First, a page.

When You Can Get a Divorce Online

If you decide to file for divorce online without an attorney, there are some specific conditions that you'll need to meet to avoid any issues during the filing process. If you want to file for a divorce online, you should only do so under the following circumstances:

Both Spouses Agree to Divorce

If both spouses would like to get a divorce, they may not need an attorney. On the other hand, if only one spouse agrees to the divorce, an attorney may be required to serve divorce papers to the unwilling party.

Both Parties Are Involved Throughout the Divorce Process

When filing for divorce online without a lawyer, both spouses also need to participate in the proceedings. Spouses will be required to perform specific tasks and collect all of the necessary documentation to complete the divorce process. If either spouse fails to cooperate, an attorney may be required to help maintain compliance between both parties.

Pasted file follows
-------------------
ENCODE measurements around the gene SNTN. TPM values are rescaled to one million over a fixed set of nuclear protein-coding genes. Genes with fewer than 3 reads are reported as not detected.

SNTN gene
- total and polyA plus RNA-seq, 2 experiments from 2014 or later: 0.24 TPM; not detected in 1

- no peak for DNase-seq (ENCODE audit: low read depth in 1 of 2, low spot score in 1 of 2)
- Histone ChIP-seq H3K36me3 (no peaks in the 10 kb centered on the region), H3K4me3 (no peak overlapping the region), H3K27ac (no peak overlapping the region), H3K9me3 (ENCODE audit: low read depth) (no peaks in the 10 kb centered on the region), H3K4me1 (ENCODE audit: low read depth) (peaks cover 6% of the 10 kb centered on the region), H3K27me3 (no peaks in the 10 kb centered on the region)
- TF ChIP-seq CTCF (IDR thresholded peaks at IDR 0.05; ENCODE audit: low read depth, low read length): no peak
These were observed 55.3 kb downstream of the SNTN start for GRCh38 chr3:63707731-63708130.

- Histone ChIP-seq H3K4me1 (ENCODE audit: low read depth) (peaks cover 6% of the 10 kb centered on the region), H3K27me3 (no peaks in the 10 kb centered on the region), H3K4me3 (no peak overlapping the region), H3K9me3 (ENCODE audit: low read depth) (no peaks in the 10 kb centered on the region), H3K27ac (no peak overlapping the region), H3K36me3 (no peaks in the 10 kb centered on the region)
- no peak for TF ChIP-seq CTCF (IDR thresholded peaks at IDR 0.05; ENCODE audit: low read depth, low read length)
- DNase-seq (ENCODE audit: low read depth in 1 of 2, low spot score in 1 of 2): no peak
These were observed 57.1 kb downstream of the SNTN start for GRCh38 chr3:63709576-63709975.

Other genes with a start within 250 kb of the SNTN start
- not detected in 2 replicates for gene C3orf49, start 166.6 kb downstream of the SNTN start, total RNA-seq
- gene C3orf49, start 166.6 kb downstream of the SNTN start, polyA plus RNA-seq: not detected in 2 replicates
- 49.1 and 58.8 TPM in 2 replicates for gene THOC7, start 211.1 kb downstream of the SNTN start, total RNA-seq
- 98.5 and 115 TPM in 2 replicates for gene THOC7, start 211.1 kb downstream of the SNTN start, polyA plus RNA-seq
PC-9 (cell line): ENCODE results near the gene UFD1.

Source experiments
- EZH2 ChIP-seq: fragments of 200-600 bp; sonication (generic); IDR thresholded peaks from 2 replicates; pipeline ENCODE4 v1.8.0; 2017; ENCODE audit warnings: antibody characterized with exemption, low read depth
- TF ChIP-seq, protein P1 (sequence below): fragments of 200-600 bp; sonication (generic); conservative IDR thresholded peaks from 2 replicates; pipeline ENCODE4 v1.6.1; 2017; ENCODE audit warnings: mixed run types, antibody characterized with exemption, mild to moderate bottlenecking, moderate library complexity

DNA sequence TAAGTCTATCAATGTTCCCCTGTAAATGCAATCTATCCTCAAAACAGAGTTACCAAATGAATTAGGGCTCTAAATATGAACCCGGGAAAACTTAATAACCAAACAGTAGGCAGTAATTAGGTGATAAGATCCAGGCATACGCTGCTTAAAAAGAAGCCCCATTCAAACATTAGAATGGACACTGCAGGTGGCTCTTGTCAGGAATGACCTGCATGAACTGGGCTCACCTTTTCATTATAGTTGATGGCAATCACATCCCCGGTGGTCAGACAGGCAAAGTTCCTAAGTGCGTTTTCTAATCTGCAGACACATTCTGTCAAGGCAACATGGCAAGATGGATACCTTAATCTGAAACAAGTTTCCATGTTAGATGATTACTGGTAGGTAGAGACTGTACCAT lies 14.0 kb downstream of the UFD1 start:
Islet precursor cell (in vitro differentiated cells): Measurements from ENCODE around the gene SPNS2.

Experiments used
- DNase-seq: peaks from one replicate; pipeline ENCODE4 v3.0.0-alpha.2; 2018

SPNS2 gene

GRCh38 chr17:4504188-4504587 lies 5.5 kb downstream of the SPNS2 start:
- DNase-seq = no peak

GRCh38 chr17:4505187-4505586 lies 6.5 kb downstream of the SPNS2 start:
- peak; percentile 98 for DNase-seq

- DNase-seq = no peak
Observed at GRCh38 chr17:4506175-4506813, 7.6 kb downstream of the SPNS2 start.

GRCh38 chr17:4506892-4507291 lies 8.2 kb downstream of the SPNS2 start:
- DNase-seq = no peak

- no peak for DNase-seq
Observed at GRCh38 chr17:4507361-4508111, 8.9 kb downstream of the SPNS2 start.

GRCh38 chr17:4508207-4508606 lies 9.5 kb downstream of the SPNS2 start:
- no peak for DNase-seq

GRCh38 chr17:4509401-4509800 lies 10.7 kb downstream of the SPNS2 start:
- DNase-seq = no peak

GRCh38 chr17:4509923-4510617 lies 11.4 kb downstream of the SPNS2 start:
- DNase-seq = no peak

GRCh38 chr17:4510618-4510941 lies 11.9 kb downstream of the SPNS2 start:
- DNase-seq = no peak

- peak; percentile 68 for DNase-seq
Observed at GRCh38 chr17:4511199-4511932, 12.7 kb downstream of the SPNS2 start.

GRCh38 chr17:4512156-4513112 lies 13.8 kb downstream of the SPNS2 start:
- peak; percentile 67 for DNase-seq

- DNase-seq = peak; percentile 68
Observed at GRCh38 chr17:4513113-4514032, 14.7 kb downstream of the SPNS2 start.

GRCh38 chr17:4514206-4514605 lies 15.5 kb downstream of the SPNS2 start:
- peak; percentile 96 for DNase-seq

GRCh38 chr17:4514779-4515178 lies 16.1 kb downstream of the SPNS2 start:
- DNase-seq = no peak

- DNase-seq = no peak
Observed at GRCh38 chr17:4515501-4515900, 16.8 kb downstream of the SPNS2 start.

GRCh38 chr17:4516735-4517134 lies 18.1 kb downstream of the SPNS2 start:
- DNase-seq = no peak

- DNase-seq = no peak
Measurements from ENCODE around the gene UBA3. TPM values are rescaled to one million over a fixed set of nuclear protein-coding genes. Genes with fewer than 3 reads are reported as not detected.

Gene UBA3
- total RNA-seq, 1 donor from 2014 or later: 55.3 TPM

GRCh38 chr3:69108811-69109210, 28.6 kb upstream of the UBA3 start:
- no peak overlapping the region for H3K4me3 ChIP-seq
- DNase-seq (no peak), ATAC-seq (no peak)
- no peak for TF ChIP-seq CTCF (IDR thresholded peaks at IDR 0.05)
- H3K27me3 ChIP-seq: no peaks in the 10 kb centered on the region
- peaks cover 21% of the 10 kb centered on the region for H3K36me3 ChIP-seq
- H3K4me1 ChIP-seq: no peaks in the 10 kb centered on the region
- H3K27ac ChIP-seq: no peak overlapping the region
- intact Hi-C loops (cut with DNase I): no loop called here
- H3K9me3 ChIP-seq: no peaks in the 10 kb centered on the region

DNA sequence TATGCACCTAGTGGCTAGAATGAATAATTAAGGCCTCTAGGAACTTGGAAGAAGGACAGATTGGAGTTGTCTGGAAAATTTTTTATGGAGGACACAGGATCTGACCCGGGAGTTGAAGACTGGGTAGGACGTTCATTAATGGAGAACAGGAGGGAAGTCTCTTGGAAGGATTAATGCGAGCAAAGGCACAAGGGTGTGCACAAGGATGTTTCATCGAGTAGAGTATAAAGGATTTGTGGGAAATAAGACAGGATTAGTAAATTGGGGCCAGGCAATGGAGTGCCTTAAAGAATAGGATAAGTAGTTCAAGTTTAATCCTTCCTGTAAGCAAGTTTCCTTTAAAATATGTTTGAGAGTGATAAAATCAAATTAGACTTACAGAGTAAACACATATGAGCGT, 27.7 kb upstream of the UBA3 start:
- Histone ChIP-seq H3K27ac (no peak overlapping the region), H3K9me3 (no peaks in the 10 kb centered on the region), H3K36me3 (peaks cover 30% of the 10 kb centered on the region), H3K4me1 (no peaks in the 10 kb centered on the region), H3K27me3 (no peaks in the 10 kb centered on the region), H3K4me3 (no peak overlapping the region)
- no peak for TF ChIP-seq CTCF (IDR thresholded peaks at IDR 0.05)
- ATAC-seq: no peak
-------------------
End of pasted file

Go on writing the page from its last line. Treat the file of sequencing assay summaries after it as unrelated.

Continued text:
Both Spouses Are of Sound Mind and Judgment

If both parties are capable of making key decisions throughout the divorce process, you may be able to file online without issue. However, an attorney's involvement may be required if either spouse is incapable of making these decisions for any reason such as mental incapacitation or substance abuse.

Agreed to Full Disclosure of Assets and Liabilities

Both parties in the divorce process will need to maintain openness and honesty to avoid the involvement of an attorney, including full disclosure of all liabilities and assets involved.

Conclusion

If both parties meet these circumstances, it may be possible to get a divorce online. In most cases, it can be beneficial to both spouses to work with an attorney to assist with the divorce process, which can be complicated. Contact us to learn about what the Law Office of Jamra & Jamra can do to help you navigate a divorce to secure the best possible outcome.